Dozens of mountaineers have converged on Pakistan's mighty K2 peak, vying to conquer one of the world's last major climbing challenges -- reaching the summit in winter.
Four teams with around 60 climbers and sherpas between them have begun climbing the world's second-highest peak -- known as the "savage mountain" -- where winds can blow at more than 200 kilometres per hour (125 miles per hour) and temperatures drop to minus 60 degrees Celsius (minus 76 Fahrenheit).
Since the first attempt in 1987-1988, only a handful of winter expeditions have been made on the 8,611-metre (28,250-feet) mountain in the Karakoram massif on the Chinese border. None of them have got above 7,650 metres.
Even in summer, almost one in six climbers who attempt the summit die, and since the first success in 1954 only 450 people have managed it -- compared to more than 6,000 who have scaled Mount Everest.
Lockdowns and travel bans sparked by the coronavirus outbreak mean the summer climbing season last year was a washout in Pakistan and other popular climbing destinations in the region, such as Nepal.
"People had plans for the year but they couldn't go anywhere," said Dutch mountaineer Arnold Coster, who is helping to lead one of the expeditions.
"So we've been kind of jobless for a year and now lots of people want to do something," he told AFP.
Although Pakistan is still battling more than 2,000 fresh coronavirus cases a day, the country has reopened.
Throughout December, the teams flew into the northern town of Skardu and trekked over the Baltoro Glacier to reach base camp, from where they will begin the ascent -- an expedition that could take up to two and a half months in total depending on the weather.
- Egos and avalanches -
K2 is set amongst some of the most breathtaking landscapes the world has to offer -- and some of the most dangerous.
"Multiple factors must fall in line for anyone to have a chance of summiting," said climbing coach Alan Arnette, who points to altitude sickness, avalanches and landslides -- as well as egos -- as potential pitfalls.
Coster's expedition, organised by Nepalese company Seven Summit Treks, stands out with its supersize team of around 20 clients of varying experience and around 30 support staff.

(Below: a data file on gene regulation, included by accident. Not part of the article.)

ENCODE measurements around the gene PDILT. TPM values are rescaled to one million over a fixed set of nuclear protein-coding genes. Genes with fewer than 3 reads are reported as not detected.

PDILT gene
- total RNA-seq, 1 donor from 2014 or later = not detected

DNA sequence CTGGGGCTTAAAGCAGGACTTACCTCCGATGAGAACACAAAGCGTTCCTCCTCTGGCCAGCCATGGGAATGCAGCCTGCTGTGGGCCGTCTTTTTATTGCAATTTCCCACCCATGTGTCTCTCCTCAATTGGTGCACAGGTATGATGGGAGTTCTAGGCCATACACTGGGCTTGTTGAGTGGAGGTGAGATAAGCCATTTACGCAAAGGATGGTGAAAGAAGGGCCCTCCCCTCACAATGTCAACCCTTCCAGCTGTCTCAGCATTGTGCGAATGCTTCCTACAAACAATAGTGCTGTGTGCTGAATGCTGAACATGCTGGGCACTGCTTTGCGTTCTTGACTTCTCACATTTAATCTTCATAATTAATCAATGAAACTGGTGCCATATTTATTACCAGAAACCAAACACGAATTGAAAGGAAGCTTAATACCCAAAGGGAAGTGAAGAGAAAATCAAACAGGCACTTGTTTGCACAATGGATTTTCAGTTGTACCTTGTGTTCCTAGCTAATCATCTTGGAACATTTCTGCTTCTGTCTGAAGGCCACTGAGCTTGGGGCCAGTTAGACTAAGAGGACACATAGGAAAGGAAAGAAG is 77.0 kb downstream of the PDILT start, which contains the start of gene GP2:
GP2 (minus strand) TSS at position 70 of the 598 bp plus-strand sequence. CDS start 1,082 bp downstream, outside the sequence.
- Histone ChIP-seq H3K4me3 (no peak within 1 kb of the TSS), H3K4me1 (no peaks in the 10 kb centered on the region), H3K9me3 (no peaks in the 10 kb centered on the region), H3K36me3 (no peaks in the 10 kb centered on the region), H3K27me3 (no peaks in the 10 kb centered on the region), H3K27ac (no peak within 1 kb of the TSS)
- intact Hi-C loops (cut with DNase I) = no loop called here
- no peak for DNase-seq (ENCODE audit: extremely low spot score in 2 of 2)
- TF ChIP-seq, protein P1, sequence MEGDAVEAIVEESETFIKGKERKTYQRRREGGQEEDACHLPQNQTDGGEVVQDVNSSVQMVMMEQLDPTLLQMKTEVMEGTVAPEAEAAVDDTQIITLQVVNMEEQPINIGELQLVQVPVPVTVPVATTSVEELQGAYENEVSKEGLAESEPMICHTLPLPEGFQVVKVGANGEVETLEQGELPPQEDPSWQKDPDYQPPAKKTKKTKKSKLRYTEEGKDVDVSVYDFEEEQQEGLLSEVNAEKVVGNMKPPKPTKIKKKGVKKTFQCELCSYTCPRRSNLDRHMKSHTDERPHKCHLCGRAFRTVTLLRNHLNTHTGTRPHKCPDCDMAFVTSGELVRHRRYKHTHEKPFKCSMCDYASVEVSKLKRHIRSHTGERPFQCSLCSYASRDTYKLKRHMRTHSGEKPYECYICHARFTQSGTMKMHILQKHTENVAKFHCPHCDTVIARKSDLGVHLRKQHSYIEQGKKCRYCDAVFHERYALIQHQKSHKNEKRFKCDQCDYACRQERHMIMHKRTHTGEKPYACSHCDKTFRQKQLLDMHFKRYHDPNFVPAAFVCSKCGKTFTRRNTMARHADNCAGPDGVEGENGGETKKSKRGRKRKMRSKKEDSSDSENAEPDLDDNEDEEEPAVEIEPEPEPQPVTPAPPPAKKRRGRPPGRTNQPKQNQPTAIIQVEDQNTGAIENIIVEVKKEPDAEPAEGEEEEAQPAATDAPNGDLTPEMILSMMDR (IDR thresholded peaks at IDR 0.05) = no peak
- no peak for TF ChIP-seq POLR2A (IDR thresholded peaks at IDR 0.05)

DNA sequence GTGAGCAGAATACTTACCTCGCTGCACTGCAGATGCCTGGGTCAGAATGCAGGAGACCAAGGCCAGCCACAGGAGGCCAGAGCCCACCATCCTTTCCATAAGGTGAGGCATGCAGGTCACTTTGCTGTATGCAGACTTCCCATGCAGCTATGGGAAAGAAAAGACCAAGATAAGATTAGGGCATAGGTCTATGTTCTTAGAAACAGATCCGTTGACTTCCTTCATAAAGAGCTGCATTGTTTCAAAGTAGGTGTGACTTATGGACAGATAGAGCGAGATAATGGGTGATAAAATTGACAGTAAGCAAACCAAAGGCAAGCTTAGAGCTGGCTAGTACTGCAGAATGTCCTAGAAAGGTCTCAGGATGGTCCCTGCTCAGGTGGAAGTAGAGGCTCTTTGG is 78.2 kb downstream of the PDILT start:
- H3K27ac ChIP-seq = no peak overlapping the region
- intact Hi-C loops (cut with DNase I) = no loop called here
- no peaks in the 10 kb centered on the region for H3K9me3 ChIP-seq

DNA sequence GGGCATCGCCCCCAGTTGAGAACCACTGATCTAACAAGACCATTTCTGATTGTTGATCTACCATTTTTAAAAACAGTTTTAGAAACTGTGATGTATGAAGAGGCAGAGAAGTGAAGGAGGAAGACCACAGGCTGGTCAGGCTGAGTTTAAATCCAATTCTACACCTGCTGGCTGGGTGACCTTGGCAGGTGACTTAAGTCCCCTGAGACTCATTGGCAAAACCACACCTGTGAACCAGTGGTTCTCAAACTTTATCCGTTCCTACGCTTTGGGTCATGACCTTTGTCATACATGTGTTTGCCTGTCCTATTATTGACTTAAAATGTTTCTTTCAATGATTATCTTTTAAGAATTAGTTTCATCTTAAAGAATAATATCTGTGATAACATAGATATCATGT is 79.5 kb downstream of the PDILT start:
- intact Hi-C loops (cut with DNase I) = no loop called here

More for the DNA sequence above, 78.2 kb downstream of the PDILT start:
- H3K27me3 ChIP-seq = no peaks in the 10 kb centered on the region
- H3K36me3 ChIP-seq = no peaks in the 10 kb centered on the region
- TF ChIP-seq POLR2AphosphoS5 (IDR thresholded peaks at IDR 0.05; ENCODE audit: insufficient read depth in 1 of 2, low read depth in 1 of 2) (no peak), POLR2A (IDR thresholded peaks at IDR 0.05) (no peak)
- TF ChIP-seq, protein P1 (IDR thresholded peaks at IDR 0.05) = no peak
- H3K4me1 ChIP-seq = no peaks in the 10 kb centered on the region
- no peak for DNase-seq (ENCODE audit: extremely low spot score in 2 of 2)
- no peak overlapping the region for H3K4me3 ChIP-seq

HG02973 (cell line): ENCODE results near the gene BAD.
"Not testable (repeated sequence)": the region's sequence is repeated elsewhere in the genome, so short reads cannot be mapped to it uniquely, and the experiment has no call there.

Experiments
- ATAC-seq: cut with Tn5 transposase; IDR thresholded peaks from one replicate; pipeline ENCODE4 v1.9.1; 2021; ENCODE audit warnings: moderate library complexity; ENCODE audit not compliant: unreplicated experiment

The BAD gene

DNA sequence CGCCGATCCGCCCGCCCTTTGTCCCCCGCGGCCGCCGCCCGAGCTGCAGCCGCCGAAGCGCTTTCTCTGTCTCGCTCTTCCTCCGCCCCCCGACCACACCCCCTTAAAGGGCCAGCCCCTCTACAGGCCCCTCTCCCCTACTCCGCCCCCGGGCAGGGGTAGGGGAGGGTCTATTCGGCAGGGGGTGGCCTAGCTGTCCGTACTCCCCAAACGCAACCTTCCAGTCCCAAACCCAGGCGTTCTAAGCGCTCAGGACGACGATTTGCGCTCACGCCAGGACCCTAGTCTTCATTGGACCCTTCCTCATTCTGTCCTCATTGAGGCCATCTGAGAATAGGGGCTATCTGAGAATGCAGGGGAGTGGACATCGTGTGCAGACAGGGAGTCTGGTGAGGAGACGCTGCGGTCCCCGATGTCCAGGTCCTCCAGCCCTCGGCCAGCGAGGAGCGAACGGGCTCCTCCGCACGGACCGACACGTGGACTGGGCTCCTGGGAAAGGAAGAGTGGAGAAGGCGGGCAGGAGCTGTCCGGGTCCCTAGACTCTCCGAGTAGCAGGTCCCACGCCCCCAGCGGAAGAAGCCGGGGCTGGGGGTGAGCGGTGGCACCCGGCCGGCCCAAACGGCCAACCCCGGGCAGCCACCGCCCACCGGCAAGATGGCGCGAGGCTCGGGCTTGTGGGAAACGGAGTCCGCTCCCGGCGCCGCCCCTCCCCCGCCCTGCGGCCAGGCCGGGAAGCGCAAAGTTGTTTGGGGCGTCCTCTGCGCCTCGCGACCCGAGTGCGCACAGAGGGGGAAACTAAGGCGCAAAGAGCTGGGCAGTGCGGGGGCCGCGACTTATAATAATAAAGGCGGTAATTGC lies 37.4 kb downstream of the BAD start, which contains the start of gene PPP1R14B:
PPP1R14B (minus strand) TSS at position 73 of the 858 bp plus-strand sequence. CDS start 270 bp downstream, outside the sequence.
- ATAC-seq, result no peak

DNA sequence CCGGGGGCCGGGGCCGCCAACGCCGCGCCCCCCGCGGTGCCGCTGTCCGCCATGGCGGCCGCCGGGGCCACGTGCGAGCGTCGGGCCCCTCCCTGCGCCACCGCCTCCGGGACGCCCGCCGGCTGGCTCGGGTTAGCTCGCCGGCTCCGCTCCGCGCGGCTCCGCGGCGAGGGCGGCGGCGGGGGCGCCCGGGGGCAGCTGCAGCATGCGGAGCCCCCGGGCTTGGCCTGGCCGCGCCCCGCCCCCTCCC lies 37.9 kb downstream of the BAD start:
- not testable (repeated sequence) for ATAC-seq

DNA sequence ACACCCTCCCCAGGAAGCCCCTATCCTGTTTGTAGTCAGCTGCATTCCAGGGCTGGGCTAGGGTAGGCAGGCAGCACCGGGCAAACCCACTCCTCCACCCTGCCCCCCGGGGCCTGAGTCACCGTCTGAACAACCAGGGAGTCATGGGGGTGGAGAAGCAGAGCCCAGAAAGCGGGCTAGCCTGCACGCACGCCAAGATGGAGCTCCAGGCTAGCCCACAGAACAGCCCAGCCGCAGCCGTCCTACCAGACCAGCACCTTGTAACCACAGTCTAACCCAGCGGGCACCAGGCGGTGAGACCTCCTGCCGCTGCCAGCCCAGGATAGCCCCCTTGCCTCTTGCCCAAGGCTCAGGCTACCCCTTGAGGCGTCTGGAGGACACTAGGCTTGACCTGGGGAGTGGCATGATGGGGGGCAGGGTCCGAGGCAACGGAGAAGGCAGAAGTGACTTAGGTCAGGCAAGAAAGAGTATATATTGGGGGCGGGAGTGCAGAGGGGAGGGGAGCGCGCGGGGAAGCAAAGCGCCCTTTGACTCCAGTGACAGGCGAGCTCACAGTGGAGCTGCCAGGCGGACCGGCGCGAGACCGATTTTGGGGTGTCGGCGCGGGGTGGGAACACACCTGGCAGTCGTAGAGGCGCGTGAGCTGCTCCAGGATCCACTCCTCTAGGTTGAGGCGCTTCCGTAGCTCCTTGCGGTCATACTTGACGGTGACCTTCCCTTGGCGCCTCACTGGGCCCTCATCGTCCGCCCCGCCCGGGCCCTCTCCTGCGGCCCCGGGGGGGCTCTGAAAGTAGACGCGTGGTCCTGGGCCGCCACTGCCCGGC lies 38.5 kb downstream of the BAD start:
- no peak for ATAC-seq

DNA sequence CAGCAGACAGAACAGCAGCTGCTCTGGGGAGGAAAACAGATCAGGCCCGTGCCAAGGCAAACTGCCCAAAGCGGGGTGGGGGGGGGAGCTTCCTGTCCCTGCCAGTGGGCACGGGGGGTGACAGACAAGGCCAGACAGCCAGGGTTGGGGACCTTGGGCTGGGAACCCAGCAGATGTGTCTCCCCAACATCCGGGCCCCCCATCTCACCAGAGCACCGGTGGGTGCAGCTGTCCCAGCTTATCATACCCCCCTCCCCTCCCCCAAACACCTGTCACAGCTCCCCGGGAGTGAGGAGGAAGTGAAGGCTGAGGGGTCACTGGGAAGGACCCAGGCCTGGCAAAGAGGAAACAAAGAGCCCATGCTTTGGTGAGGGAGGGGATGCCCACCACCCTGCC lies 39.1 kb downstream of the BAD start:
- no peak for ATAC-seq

Together, they will have to accommodate differing ambitions, including those who do not want the help of sherpas or oxygen.
"We have a lot of different people with different ideas. For us, as leaders, it's difficult to manage. But from a manpower point of view, if people work together, we have a bigger chance," said Coster.
Climbers spend days going up and down attaching ropes to the mountain to help them reach the top and also acclimatise to the thinning air -- particularly tiring work for small groups.
One trekker has already been airlifted from base camp because of a pre-existing health condition, the company said.
- Concerns of crowding -
Mingma Gyalje has climbed 13 of the highest peaks but failed to reach the K2 summit last winter.
This year he is heading an all-Nepalese team of three experienced sherpas.
Gyalje is a contender to summit this time, better prepared for the cold after his harsh lesson last year -- but concerned about sharing a crowded mountainside with other teams.
"I don't feel like it's a good sign having so many people, too many clients," he told AFP.
"It puts pressure on the staff. Because there are people in the team who don’t want to go back without reaching the summit."
Many mountaineers shared the same concerns, fearing some of the climbers are not sufficiently prepared.
Of the other two expeditions, one is led by Nirmal Purja, a star Nepalese climber and former British special forces serviceman who has set his team of six apart with a plan to paraglide off the summit.
In 2019, Purja scaled all fourteen of the world’s 8,000-metre mountains in six months and six days -- however, that was in the summer.
The fourth team is an Icelandic-Pakistani pairing of three.
With so many people on K2 this winter, the chances are good that at least one person will reach the top, said Arnette, the climbing coach.
"However, almost everything must go practically perfect," he said.
"And that rarely happens on an 8,000-metre peak, much less on K2."